87 of 90 people found the following review helpful
When I began collecting Allman Brothers live shows someone traded me Capt. Skippers wonderful remaster of this show. I knew immediately I had something special as soon as I heard it. Duane and dickey were so on this night that I was trasported to a place that I had never been musically. I knew Duane Allman was my favorite guitarist, and arguably the best to pick up the instrument, but this show cemented that in my mind.
Imagine my excitement that the 9/19/71 Stoneybrook show was to be the second release in the Allman Brothers archival release series. And not only was it a decent soundboard recording, but it had an amazing 11:26 minute version of Blue Sky (One of three known live versions featuring Brother Duane.) In addition the amazing 19:37 version of Dreams is here in all it's grandeur. Add this to some of Duane's best slide work on Trouble No More, Don't Keep Me Wondering and of course Statesboro Blues and a cooking version of Elizabeth Reed and you have everything you need for a major musical/religious experience.
This is essential listening for any Allman Brothers fan. IMHO opinion of the 50 or so shows I've heard from the Duane era of the band, this is the best I've heard the band play. Get this if you don't have it. If you have the Capt. Skip remaster, get this one too
41 of 44 people found the following review helpful
on May 2, 2007
Archival live recordings are valuable indeed, because moments of greatness are captured that can never be duplicated. Such is the case with the Allman Brother's "S.U.N.Y. at Stonybrook 9/19/1971".
This is the second release in the Allman Brothers Archival Collection. In September of 1971, the Allmans made their fifth visit to S.U.N.Y. (State University of New York), right when all the stars were aligned for the band. "Live At Fillmore East" had been certified gold, and reviewers were unanimous that the Brothers were the best in the land.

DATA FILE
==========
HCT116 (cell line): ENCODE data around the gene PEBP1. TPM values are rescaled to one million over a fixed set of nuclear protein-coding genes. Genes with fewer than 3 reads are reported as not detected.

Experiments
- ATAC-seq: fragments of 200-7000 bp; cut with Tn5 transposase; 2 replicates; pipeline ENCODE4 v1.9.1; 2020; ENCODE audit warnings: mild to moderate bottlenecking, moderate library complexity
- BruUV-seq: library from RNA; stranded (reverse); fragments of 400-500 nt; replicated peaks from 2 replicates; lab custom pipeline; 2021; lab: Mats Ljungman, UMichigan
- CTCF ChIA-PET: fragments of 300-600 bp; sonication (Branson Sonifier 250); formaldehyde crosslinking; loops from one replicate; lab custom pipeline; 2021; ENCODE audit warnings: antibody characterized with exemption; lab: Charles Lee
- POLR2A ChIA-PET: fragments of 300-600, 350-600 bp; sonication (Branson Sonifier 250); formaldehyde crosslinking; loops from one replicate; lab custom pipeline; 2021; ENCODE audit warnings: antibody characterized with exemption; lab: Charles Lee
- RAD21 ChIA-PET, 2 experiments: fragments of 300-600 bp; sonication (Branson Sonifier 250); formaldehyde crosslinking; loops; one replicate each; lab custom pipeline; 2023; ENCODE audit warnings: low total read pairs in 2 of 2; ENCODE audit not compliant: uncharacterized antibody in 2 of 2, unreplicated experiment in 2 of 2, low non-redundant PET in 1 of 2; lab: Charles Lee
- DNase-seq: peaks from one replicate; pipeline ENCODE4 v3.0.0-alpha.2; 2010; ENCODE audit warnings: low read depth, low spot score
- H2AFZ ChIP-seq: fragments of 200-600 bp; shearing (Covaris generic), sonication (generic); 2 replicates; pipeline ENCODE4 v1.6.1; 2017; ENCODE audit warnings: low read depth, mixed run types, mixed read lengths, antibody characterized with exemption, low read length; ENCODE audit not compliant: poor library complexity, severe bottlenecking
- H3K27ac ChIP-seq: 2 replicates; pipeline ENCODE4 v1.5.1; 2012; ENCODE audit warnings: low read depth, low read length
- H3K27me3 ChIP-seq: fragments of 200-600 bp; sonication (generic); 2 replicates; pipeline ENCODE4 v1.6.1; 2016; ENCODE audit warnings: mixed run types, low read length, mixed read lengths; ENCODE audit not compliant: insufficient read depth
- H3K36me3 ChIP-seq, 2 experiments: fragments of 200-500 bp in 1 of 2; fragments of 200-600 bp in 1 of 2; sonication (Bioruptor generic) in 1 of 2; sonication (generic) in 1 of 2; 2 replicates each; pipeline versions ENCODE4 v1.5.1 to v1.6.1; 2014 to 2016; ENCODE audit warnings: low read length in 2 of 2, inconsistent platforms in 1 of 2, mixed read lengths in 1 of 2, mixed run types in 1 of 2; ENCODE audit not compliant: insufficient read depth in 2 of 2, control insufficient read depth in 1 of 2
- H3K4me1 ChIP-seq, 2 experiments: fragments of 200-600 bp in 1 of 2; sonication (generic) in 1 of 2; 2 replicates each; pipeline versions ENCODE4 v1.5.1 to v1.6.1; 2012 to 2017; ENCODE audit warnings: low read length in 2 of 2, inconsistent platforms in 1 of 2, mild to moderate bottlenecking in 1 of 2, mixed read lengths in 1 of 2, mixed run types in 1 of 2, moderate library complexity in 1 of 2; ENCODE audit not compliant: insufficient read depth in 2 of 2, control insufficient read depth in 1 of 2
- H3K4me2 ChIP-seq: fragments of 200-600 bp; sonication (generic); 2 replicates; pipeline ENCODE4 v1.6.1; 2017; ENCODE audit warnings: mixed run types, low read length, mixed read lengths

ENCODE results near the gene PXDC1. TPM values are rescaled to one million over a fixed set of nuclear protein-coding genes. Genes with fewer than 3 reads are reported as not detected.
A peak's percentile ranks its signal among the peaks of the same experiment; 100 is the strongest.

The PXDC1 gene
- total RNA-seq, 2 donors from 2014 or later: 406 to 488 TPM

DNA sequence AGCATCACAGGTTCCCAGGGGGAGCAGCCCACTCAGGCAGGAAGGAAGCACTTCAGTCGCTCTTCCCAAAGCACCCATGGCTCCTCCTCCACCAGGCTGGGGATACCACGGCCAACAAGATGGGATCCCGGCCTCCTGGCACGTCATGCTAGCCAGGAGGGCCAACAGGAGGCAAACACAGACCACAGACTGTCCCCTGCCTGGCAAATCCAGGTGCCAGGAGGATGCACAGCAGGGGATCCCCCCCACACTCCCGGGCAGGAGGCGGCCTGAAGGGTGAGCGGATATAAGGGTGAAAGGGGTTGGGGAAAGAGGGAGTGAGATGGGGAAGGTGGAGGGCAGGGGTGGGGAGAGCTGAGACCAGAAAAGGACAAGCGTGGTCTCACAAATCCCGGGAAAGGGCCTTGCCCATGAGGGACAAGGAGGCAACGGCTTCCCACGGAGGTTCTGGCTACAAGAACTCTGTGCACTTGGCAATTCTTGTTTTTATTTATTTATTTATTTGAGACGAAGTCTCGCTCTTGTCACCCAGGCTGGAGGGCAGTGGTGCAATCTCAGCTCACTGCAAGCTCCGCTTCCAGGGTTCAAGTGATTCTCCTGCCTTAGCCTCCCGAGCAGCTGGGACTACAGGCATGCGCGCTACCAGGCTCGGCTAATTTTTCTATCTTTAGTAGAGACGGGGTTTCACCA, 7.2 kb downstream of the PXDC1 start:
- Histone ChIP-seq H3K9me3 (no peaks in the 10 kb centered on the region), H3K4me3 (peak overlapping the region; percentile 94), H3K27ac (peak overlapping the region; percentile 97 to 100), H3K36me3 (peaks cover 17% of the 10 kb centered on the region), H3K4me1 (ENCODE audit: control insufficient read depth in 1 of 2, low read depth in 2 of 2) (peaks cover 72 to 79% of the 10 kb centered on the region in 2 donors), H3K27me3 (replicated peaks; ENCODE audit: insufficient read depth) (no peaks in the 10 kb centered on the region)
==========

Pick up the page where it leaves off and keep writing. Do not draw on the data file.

High points are many, including a blistering "One Way Out"; at the conclusion, a proud Duane Allman boasts into the mike "That's my brother singin'!" Greg is in fine voice throughout this 107 minute double disc, but the real treat is the live version of "Blue Sky", which introduced the world to the talents of Dickie Betts. His lead vocal is strong and confident, and he and Duane's guitar leads reach heights worthy of "Fillmore East". At the end of the song, Duane again shouts praise: "Dickie Betts- WHOO!"
The second disc contains a nineteen minute version of "Dreams", showcasing Duane's powers on slide, and Betts' instrumental "In Memory of Elizabeth Reed", where the entire band gets to shine.
Sadly, the following October, Duane Allman was killed in a motorcycle accident, as was bassist Berry Oakley thirteen months later.
The Brothers today are still creating great improvised blues-based rock, as is Dickie Betts with his own band, Great Southern. But these archival releases are welcome reminders of where it all began.
29 of 34 people found the following review helpful
on March 30, 2007